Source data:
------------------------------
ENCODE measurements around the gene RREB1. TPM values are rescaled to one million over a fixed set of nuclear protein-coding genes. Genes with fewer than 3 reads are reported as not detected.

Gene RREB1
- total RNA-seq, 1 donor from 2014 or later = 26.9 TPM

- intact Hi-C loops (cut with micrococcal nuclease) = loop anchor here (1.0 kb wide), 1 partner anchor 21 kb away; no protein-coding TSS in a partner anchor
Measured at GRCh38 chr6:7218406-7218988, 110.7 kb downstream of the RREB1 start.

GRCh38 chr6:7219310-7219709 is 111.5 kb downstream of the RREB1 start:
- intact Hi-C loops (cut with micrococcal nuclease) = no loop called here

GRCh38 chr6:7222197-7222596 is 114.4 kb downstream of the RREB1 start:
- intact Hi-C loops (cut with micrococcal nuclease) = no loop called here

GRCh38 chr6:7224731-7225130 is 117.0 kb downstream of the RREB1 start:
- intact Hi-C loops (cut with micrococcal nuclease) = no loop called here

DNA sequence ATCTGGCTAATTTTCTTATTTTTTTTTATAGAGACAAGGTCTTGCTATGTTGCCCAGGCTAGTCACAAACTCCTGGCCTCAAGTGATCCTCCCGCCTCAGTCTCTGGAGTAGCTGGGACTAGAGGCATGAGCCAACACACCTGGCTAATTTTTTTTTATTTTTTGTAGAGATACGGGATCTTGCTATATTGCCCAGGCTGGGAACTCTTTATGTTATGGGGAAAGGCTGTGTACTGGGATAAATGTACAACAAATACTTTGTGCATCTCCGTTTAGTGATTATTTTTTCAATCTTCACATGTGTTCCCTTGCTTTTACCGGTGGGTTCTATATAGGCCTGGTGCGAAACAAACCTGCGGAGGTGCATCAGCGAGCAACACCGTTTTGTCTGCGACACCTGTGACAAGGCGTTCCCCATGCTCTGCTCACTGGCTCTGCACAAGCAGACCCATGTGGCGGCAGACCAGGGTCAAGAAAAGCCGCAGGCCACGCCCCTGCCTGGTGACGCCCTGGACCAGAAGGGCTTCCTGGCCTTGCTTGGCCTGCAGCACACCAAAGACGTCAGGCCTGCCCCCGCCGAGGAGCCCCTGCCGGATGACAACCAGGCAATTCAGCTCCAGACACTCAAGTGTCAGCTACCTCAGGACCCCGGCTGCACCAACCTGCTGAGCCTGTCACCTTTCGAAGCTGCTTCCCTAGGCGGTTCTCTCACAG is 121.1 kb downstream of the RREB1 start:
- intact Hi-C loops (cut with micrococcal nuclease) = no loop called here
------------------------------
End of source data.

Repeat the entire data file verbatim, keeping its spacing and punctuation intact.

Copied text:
ENCODE measurements around the gene RREB1. TPM values are rescaled to one million over a fixed set of nuclear protein-coding genes. Genes with fewer than 3 reads are reported as not detected.

Gene RREB1
- total RNA-seq, 1 donor from 2014 or later = 26.9 TPM

- intact Hi-C loops (cut with micrococcal nuclease) = loop anchor here (1.0 kb wide), 1 partner anchor 21 kb away; no protein-coding TSS in a partner anchor
Measured at GRCh38 chr6:7218406-7218988, 110.7 kb downstream of the RREB1 start.

GRCh38 chr6:7219310-7219709 is 111.5 kb downstream of the RREB1 start:
- intact Hi-C loops (cut with micrococcal nuclease) = no loop called here

GRCh38 chr6:7222197-7222596 is 114.4 kb downstream of the RREB1 start:
- intact Hi-C loops (cut with micrococcal nuclease) = no loop called here

GRCh38 chr6:7224731-7225130 is 117.0 kb downstream of the RREB1 start:
- intact Hi-C loops (cut with micrococcal nuclease) = no loop called here

DNA sequence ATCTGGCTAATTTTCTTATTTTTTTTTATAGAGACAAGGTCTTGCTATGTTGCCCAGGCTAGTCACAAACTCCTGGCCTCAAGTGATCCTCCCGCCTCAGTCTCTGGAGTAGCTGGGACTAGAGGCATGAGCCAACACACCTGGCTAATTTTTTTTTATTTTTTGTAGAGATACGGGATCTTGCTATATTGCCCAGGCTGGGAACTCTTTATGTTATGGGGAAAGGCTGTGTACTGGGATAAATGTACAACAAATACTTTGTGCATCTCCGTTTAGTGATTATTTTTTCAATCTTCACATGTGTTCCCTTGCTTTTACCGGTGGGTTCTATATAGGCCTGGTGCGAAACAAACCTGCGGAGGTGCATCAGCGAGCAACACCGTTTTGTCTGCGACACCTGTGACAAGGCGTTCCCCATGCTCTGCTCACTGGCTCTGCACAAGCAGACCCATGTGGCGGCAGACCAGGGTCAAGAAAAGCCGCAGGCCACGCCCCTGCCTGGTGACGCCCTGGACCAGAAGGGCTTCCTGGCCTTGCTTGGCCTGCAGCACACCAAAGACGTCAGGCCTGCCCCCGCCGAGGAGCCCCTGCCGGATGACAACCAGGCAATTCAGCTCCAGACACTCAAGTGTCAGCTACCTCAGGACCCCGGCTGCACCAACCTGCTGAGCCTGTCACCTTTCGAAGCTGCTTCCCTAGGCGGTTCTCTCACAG is 121.1 kb downstream of the RREB1 start:
- intact Hi-C loops (cut with micrococcal nuclease) = no loop called here